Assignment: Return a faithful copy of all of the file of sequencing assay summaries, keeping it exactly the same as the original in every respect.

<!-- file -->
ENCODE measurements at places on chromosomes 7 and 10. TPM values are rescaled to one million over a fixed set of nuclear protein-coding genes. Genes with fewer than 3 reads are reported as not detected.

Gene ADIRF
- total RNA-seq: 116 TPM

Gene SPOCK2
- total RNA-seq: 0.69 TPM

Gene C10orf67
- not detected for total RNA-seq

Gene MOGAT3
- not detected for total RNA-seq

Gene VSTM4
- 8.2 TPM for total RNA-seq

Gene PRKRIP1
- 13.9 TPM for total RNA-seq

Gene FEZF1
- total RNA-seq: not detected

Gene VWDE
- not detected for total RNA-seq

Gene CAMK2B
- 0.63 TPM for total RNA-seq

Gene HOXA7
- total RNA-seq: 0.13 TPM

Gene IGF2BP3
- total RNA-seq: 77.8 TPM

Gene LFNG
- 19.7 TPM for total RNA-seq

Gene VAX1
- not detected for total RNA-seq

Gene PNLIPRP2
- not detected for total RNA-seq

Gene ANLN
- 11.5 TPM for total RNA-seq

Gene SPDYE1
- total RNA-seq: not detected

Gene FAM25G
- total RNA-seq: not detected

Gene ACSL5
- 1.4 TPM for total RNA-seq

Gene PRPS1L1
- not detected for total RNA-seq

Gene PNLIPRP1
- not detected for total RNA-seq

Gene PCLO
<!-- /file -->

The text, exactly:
ENCODE measurements at places on chromosomes 7 and 10. TPM values are rescaled to one million over a fixed set of nuclear protein-coding genes. Genes with fewer than 3 reads are reported as not detected.

Gene ADIRF
- total RNA-seq: 116 TPM

Gene SPOCK2
- total RNA-seq: 0.69 TPM

Gene C10orf67
- not detected for total RNA-seq

Gene MOGAT3
- not detected for total RNA-seq

Gene VSTM4
- 8.2 TPM for total RNA-seq

Gene PRKRIP1
- 13.9 TPM for total RNA-seq

Gene FEZF1
- total RNA-seq: not detected

Gene VWDE
- not detected for total RNA-seq

Gene CAMK2B
- 0.63 TPM for total RNA-seq

Gene HOXA7
- total RNA-seq: 0.13 TPM

Gene IGF2BP3
- total RNA-seq: 77.8 TPM

Gene LFNG
- 19.7 TPM for total RNA-seq

Gene VAX1
- not detected for total RNA-seq

Gene PNLIPRP2
- not detected for total RNA-seq

Gene ANLN
- 11.5 TPM for total RNA-seq

Gene SPDYE1
- total RNA-seq: not detected

Gene FAM25G
- total RNA-seq: not detected

Gene ACSL5
- 1.4 TPM for total RNA-seq

Gene PRPS1L1
- not detected for total RNA-seq

Gene PNLIPRP1
- not detected for total RNA-seq

Gene PCLO